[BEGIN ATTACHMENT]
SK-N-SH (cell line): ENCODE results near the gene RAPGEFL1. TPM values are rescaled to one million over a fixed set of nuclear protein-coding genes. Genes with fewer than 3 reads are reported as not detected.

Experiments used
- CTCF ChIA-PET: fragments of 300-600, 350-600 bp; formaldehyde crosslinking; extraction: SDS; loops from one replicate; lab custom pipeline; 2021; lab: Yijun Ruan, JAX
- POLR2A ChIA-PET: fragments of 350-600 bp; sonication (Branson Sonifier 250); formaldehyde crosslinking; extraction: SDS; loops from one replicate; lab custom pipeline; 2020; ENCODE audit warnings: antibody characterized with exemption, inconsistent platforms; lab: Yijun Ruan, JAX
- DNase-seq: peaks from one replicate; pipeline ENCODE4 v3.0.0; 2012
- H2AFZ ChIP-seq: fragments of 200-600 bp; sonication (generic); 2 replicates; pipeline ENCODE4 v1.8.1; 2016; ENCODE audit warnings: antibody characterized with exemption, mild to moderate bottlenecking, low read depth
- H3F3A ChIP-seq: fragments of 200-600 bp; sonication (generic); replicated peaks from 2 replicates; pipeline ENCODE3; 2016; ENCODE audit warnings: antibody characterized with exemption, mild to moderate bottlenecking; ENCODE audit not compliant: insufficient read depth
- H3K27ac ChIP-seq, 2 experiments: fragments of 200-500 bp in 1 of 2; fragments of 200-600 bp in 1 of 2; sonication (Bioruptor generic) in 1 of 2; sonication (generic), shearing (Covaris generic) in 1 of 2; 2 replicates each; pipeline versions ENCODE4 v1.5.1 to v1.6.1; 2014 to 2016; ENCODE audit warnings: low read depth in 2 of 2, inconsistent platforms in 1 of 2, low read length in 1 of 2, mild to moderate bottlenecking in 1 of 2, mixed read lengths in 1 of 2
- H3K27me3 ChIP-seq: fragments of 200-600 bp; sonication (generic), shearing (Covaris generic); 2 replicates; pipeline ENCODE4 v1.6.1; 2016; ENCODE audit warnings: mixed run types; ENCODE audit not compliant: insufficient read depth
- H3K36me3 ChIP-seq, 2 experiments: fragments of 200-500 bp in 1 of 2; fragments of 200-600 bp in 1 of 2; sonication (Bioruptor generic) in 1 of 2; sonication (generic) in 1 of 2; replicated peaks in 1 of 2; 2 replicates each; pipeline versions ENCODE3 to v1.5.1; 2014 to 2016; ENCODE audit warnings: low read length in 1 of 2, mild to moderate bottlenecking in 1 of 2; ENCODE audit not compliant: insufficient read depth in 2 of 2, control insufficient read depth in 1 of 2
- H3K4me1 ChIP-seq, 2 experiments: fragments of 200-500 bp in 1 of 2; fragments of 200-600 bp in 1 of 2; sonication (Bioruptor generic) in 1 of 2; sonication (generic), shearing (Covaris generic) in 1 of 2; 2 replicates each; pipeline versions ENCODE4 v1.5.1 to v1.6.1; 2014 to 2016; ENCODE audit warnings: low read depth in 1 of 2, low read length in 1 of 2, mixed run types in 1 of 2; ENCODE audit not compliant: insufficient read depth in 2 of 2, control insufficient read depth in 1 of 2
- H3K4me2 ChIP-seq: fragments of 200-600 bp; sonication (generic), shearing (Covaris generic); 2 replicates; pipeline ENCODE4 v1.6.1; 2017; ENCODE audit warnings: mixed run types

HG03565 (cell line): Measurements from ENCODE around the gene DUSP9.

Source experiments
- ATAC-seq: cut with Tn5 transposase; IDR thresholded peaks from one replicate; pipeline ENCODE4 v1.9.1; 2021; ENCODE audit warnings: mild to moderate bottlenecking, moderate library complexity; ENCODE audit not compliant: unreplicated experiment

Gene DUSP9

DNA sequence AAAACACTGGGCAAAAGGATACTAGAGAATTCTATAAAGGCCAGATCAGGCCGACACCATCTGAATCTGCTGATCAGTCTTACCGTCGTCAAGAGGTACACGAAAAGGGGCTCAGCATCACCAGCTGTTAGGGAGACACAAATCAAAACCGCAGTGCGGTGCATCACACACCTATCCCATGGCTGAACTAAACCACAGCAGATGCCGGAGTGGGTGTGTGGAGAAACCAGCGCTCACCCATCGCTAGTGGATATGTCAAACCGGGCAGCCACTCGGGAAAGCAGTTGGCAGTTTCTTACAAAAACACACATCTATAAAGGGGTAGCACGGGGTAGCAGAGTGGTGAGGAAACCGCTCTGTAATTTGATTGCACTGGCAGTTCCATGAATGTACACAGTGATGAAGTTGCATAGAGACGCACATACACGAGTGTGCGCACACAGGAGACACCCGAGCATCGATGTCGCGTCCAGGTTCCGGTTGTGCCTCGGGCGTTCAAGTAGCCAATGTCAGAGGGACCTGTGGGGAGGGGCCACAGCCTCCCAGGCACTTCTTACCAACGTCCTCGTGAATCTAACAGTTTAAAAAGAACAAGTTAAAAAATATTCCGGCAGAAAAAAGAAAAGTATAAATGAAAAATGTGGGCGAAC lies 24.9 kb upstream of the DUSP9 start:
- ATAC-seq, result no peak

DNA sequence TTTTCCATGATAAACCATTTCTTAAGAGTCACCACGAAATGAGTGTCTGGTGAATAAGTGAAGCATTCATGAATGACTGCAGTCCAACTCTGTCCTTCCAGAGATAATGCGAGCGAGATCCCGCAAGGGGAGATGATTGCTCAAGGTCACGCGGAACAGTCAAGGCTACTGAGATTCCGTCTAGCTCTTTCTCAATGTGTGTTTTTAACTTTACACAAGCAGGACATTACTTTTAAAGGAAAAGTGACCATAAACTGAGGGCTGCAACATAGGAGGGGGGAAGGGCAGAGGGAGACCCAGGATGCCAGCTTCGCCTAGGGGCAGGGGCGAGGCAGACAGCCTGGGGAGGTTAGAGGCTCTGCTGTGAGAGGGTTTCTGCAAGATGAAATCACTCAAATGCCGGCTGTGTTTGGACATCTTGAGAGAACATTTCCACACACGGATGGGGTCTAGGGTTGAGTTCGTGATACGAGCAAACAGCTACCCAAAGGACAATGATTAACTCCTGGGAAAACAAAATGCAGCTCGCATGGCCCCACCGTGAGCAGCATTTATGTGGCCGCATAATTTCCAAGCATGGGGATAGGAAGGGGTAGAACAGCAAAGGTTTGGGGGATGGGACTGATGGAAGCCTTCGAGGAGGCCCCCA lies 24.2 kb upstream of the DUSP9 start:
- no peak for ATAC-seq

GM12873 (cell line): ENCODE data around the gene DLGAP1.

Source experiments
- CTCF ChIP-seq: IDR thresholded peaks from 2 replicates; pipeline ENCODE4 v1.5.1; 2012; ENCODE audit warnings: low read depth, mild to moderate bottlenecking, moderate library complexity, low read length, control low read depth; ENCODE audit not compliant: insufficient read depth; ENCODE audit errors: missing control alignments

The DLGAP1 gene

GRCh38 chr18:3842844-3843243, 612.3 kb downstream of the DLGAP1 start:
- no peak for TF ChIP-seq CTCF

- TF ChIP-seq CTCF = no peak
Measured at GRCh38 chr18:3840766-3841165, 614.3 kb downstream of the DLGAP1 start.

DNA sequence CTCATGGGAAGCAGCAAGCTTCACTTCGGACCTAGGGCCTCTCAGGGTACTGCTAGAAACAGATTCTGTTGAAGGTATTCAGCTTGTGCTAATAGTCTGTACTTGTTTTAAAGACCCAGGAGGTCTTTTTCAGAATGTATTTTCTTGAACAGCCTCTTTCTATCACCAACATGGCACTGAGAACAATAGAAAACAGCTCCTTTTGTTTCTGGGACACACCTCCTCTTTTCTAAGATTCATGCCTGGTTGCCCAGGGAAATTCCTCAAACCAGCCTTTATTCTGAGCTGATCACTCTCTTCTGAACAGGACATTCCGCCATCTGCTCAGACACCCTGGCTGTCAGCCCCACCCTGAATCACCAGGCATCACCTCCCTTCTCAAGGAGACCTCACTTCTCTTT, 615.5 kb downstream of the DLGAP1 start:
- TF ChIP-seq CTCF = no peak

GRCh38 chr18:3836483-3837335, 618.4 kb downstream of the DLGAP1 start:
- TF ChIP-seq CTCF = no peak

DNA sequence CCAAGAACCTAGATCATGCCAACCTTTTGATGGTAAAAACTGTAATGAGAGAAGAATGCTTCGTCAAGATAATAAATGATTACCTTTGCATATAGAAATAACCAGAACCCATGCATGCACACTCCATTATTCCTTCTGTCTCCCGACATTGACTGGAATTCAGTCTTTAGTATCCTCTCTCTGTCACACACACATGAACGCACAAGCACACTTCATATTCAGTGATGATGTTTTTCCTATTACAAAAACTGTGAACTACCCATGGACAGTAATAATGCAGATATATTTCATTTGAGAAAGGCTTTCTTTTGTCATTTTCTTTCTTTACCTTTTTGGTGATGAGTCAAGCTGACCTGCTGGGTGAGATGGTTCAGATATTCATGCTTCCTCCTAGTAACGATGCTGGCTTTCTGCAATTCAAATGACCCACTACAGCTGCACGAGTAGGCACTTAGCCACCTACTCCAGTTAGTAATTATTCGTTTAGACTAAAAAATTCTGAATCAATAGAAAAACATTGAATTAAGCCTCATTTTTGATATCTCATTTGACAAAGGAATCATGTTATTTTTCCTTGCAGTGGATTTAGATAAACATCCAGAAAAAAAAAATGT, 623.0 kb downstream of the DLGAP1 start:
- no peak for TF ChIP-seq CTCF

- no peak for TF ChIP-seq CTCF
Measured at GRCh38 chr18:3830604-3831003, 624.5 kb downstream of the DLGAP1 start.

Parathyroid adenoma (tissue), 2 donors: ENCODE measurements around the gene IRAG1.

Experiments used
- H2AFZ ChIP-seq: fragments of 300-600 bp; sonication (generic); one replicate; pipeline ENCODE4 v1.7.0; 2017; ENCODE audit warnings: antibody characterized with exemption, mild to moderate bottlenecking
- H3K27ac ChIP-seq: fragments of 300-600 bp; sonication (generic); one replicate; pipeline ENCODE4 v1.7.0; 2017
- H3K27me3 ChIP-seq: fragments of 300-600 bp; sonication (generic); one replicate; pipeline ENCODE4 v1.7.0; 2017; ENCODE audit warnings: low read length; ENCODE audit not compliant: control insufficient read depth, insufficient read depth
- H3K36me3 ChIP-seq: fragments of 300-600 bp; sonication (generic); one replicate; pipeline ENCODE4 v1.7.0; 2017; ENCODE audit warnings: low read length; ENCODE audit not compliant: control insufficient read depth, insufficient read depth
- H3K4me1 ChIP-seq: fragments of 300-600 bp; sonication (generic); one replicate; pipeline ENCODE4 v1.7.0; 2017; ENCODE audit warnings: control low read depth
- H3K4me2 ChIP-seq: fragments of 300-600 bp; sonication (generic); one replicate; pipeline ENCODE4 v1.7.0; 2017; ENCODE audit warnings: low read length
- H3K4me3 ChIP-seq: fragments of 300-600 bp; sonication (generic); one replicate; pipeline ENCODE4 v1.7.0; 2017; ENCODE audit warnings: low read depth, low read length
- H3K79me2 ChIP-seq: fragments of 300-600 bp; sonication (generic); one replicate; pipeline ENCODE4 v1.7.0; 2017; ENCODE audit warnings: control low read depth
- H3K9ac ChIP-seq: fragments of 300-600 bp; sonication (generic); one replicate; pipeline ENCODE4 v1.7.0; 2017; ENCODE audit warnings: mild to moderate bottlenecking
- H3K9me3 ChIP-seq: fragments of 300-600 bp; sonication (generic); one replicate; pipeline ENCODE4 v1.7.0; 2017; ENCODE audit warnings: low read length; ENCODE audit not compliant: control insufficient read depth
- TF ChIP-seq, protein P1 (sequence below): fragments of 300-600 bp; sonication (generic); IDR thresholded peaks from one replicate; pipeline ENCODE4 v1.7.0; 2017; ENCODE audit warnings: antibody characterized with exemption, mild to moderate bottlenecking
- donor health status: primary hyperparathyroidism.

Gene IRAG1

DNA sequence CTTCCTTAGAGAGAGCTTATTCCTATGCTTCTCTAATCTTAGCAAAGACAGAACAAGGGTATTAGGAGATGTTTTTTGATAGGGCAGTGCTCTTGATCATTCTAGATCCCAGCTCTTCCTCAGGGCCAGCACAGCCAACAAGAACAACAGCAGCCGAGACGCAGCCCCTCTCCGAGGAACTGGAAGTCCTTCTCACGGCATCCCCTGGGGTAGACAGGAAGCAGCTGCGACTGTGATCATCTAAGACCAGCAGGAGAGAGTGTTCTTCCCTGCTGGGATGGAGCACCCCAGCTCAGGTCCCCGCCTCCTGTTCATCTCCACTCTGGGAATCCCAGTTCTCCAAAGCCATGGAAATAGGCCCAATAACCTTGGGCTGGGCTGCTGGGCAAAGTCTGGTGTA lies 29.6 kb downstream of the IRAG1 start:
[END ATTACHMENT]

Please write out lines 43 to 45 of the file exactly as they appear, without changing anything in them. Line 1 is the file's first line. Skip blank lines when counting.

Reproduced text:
- H3K4me1 ChIP-seq: fragments of 300-600 bp; sonication (generic); one replicate; pipeline ENCODE4 v1.7.0; 2017; ENCODE audit warnings: control low read depth
- H3K4me2 ChIP-seq: fragments of 300-600 bp; sonication (generic); one replicate; pipeline ENCODE4 v1.7.0; 2017; ENCODE audit warnings: low read length
- H3K4me3 ChIP-seq: fragments of 300-600 bp; sonication (generic); one replicate; pipeline ENCODE4 v1.7.0; 2017; ENCODE audit warnings: low read depth, low read length